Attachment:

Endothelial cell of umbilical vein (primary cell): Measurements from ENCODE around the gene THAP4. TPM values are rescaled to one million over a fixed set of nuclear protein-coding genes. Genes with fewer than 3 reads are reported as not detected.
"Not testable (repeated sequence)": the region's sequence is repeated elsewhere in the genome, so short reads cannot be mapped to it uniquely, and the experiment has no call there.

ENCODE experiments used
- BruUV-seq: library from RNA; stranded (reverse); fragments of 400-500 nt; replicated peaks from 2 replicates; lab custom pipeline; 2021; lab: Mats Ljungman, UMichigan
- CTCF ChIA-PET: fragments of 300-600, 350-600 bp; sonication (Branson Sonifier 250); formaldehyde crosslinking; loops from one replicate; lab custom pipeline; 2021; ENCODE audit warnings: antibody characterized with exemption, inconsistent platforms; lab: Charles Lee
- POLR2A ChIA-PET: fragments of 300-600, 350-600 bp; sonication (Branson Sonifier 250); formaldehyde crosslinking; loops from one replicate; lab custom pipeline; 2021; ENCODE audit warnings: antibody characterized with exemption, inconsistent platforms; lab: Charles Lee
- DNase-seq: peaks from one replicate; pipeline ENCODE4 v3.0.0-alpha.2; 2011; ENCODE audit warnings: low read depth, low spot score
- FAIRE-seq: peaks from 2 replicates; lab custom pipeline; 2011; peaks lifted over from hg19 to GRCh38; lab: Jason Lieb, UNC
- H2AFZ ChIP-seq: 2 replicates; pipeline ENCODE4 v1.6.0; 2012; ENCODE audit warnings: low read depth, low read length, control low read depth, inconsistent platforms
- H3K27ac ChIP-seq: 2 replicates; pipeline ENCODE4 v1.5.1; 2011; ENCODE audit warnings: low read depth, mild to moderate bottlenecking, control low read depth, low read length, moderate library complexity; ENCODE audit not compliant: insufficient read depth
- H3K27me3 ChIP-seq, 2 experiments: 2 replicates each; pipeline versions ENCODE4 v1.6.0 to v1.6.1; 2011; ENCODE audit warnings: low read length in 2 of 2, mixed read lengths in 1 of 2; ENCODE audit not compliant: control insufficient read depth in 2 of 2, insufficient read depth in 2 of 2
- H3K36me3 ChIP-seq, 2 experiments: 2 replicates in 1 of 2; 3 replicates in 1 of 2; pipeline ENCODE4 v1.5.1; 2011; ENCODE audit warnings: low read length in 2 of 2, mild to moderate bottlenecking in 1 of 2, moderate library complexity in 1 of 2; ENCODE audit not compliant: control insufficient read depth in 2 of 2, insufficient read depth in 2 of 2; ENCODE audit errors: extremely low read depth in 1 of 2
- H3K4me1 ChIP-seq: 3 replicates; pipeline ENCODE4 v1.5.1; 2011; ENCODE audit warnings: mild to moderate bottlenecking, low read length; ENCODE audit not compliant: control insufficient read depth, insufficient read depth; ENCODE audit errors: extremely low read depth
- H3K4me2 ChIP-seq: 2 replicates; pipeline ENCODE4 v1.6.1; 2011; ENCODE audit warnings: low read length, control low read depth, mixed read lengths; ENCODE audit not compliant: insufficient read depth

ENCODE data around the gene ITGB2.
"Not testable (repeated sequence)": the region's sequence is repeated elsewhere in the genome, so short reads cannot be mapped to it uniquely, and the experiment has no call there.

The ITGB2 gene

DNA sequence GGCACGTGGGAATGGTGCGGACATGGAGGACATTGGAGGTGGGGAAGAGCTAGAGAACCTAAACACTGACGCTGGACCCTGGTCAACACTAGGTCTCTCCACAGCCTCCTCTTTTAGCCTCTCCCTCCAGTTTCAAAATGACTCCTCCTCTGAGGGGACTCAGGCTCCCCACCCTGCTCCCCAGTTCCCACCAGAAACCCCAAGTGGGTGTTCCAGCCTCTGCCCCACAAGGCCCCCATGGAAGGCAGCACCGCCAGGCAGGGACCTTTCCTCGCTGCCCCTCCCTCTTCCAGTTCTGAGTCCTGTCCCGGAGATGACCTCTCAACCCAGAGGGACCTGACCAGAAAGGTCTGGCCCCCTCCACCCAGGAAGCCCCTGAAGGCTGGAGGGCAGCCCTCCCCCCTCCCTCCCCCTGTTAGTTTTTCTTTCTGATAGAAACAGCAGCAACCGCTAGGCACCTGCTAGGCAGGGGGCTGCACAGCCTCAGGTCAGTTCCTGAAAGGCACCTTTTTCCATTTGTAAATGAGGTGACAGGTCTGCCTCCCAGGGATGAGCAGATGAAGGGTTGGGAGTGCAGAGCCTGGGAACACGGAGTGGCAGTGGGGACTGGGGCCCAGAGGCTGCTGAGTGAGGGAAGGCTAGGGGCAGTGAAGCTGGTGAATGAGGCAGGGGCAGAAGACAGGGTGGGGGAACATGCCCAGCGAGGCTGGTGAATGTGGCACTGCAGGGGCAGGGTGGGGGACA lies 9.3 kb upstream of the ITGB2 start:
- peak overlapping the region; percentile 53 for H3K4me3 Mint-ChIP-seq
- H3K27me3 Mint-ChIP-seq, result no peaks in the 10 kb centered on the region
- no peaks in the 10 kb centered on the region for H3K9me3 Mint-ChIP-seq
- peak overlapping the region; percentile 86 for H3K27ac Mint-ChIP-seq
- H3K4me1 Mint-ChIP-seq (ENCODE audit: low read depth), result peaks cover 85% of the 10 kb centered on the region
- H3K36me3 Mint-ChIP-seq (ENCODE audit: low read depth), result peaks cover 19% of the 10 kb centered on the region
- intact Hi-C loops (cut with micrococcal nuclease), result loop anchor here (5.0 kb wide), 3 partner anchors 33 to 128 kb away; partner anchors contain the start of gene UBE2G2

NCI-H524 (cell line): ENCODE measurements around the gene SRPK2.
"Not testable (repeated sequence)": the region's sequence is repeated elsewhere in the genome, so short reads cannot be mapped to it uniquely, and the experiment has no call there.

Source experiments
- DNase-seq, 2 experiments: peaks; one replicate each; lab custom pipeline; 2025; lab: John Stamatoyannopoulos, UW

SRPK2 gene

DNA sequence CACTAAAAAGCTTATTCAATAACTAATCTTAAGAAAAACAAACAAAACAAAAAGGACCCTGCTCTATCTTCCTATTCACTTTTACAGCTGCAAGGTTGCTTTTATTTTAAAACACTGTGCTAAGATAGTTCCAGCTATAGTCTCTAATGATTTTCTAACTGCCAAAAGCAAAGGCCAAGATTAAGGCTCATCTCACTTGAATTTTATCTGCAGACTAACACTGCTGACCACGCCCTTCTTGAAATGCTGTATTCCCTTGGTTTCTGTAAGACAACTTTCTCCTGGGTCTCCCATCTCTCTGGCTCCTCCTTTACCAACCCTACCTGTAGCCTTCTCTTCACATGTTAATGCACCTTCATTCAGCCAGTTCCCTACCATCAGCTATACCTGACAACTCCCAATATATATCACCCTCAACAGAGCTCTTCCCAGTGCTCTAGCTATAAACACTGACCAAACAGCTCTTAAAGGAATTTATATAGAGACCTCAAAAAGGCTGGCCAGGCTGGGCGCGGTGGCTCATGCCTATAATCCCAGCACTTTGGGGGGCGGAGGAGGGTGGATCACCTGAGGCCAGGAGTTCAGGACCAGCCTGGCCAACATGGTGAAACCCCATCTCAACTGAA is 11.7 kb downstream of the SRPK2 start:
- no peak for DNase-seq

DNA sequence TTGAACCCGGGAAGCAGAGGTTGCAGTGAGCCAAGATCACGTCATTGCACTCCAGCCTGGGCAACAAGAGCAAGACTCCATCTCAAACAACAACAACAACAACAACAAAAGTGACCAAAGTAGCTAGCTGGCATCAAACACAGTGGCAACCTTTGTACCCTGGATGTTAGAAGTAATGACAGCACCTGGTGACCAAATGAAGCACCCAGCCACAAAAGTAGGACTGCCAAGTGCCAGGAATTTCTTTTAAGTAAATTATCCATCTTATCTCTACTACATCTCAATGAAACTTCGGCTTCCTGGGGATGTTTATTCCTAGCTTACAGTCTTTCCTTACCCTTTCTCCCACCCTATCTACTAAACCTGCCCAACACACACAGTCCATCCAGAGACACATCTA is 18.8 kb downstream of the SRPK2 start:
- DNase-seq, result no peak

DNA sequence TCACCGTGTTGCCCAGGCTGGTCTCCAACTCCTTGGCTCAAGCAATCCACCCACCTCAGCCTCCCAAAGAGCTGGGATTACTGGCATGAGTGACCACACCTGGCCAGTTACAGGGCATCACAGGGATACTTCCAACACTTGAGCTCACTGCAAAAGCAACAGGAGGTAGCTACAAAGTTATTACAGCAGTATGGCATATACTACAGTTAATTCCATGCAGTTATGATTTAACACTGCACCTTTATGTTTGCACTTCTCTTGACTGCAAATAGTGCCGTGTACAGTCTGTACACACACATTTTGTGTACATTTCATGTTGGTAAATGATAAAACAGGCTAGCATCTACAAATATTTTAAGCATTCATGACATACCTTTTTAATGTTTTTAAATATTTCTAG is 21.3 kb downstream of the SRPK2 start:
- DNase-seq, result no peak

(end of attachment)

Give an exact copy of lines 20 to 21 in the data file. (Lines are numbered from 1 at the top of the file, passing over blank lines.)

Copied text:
- H3K27me3 Mint-ChIP-seq, result no peaks in the 10 kb centered on the region
- no peaks in the 10 kb centered on the region for H3K9me3 Mint-ChIP-seq